Rare Exports: A Christmas Tale Blu-ray delivers stunningly beautiful video and superb audio in this exceptional Blu-ray release
In the depths of the Korvatunturi mountains, 486 metres deep, lies the closest ever guarded secret of Christmas. The time has come to dig it up! This Christmas everyone will believe in Santa Claus.
For more about Rare Exports: A Christmas Tale and the Rare Exports: A Christmas Tale Blu-ray release, see Rare Exports: A Christmas Tale Blu-ray Review published by Michael Reuben on October 23, 2011 where this Blu-ray release scored 4.5 out of 5.
As the trailer says, forget everything you know about Santa. It's all lies. And yet the ingenious
twist of Finnish writer/director Jalmari Helander's horror comedy is that the story's true hero is a
boy who never stopped believing in Santa Claus. It's young Pietari Kontio, the son of a reindeer
herder (isn't that an irony?), who's immediately able to look past the daily concerns with which
the adult world is preoccupied and grasp the reality of the situation when Santa comes calling --
not the benevolent St. Nick of legend, but the demon whose malevolence the legend was
invented to conceal. Ultimately, it's Pietari who helps the adults escape the deadly predicament
in which their unbelief has trapped them. A child shall lead.
Helander's film is a reimagining of two internet shorts released in 2003 and 2005, both of which
are included on the Blu-ray. The shorts told a different story with a different approach. The first
was a deadpan hilarious parody of a nature documentary in the style of an extended Monty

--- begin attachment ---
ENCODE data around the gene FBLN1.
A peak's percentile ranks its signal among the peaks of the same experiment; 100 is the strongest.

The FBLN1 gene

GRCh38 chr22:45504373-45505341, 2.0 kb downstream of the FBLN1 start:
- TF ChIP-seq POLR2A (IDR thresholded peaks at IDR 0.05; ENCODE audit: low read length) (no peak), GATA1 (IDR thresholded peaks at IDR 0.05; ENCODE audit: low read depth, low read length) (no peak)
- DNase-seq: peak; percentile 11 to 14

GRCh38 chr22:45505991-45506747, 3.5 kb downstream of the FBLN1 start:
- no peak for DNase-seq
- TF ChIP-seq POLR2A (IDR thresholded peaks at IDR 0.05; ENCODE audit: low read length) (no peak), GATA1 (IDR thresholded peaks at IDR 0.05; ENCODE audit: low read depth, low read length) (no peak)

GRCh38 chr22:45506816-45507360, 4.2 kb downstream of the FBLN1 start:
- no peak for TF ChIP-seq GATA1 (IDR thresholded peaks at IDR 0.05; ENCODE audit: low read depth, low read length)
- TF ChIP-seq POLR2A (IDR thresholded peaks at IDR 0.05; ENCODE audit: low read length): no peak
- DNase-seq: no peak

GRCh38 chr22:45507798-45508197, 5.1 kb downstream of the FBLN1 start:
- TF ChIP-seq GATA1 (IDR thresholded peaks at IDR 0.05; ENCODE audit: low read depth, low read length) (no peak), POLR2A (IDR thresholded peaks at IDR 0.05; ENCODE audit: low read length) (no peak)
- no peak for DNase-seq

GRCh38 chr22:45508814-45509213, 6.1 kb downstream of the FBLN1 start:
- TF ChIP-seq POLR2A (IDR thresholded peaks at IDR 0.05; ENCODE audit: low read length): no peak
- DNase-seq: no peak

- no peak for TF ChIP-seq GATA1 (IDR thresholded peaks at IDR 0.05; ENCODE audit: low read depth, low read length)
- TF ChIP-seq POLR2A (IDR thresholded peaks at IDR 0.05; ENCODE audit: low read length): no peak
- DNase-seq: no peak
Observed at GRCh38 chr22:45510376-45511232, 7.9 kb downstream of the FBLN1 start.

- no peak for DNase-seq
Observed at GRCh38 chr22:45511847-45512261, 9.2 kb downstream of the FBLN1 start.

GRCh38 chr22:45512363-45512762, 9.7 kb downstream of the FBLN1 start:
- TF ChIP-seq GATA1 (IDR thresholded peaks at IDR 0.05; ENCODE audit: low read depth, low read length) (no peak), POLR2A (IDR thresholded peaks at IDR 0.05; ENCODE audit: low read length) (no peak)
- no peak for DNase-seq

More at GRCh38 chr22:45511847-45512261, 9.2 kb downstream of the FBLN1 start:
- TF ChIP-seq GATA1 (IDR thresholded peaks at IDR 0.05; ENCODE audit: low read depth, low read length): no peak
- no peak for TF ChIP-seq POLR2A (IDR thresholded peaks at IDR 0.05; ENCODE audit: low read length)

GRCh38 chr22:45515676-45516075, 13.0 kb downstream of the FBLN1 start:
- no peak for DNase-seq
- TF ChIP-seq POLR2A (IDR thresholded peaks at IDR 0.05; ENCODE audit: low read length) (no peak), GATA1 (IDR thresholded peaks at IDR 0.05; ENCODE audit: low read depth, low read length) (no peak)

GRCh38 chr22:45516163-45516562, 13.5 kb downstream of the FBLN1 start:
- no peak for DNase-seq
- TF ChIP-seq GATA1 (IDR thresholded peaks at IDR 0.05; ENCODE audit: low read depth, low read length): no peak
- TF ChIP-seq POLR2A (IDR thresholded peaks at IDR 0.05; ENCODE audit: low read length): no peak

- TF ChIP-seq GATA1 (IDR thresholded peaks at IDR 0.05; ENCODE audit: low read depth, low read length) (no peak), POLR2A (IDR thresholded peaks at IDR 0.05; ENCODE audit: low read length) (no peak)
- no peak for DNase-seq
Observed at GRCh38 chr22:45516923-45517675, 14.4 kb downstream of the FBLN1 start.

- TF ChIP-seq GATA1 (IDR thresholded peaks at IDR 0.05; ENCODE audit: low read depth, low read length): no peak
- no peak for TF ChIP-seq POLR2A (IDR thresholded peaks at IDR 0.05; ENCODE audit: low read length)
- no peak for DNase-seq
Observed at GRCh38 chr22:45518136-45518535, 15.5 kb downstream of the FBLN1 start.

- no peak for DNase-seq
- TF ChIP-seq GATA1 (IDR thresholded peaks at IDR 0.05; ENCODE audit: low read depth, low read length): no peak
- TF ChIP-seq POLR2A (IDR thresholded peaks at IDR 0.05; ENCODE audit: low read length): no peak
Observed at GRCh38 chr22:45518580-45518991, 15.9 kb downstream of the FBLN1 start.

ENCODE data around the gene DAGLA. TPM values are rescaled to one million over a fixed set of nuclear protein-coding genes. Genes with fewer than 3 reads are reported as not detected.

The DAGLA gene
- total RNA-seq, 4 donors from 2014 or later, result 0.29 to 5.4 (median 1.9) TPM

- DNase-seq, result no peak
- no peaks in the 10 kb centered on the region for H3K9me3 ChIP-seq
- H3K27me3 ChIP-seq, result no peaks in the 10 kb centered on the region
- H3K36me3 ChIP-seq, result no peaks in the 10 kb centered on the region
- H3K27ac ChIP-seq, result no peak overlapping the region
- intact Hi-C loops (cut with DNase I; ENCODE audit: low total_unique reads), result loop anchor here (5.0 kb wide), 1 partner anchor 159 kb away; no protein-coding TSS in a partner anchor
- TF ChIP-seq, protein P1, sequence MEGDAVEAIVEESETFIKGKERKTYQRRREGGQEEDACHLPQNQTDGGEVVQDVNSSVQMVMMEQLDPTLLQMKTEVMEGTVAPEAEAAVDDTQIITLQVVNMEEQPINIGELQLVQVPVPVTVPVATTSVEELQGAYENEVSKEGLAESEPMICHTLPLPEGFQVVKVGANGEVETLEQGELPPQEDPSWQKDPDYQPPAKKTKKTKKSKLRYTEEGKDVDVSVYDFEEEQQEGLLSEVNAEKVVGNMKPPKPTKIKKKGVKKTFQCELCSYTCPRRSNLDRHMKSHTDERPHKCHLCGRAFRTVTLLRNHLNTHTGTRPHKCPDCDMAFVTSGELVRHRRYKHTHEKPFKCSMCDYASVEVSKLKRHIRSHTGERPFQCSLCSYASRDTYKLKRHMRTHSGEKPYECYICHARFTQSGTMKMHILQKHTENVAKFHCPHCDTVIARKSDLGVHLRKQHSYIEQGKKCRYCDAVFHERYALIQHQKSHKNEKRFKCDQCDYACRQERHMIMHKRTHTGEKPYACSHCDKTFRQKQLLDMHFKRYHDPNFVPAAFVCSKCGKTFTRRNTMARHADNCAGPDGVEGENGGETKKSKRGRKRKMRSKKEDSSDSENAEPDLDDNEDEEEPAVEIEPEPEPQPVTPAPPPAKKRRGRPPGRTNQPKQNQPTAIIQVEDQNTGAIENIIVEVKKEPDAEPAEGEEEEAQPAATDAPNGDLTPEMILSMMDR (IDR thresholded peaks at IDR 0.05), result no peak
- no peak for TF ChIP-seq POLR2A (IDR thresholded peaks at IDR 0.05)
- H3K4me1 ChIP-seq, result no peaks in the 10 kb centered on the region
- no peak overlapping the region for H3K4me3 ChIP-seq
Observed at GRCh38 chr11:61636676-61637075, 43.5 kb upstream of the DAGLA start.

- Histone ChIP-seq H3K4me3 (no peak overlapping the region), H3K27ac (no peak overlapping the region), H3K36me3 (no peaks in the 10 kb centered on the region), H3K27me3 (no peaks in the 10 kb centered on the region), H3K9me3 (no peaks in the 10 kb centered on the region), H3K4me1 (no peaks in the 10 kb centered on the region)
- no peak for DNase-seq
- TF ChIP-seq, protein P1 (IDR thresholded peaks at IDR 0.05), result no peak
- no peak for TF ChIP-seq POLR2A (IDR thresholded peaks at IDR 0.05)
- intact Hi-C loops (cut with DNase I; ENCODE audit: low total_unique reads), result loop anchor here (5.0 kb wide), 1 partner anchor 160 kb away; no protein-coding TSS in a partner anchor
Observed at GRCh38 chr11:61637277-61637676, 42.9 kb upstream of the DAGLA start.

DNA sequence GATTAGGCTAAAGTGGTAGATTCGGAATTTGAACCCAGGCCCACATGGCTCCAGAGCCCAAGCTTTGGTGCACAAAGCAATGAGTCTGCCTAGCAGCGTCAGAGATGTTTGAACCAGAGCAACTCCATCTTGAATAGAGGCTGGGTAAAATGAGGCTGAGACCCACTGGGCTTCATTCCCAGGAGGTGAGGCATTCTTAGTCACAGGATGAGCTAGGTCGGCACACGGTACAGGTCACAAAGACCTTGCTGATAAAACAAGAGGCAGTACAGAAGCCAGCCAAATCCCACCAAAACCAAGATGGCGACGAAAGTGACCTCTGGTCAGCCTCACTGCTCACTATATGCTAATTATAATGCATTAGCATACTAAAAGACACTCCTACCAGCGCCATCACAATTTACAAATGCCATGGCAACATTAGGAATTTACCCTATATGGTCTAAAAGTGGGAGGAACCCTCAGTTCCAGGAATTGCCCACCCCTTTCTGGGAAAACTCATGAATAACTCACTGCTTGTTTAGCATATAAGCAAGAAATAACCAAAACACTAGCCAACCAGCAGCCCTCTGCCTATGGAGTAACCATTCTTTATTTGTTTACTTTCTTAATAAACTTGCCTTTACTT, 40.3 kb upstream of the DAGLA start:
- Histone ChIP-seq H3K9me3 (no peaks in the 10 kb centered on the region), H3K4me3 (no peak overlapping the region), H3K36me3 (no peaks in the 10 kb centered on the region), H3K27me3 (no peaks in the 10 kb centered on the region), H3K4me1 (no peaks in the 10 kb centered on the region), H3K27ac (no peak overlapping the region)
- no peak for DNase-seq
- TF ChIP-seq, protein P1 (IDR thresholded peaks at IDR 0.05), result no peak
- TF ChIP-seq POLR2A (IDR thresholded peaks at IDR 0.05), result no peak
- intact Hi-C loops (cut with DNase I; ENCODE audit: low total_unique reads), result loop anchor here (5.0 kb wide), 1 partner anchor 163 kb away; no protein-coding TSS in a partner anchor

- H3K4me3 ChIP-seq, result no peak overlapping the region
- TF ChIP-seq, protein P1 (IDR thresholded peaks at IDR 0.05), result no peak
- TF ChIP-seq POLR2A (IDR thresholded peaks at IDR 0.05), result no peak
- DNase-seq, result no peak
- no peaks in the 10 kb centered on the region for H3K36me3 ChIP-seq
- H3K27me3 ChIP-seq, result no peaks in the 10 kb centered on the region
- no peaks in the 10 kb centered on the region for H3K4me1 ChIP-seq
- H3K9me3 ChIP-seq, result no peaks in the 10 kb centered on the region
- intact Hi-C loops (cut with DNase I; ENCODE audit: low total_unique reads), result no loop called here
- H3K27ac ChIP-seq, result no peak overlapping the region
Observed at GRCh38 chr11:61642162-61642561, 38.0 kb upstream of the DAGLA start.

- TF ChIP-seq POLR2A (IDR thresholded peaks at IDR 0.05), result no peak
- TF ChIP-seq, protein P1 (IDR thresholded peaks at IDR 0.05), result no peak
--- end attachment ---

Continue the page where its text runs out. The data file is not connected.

Python sketch, but with a loopy internal logic all its own. The second short built on the first, and
it is difficult to describe. It's styled as an "instruction manual", but by the end it's arrived in a
uniquely magical place.
In 2008, Helander began production on a feature film, which could fairly be described as a
"reboot" of his notion of "the truth about Santa". The film stars rugged Finnish actor Jorma
Tommila, who had appeared in both shorts, and his son, Onni, who first appeared in the 2005
short. The natural rapport of this father-and-son acting team is the film's secret weapon.
Helander borrows liberally and creatively from various sources; I spotted elements from The
Thing, Godzilla and Jurassic Park, and I'm sure there are others I missed. But no matter how
outlandish the film's story becomes -- and it's still primarily a comedy, even when the gross-out
factor is high -- the Tommilas anchor it in something solid and real and provide the movie with
an emotional core that, while it may not leave you in tears, should warm any heart that isn't made
"We have Santa Claus!"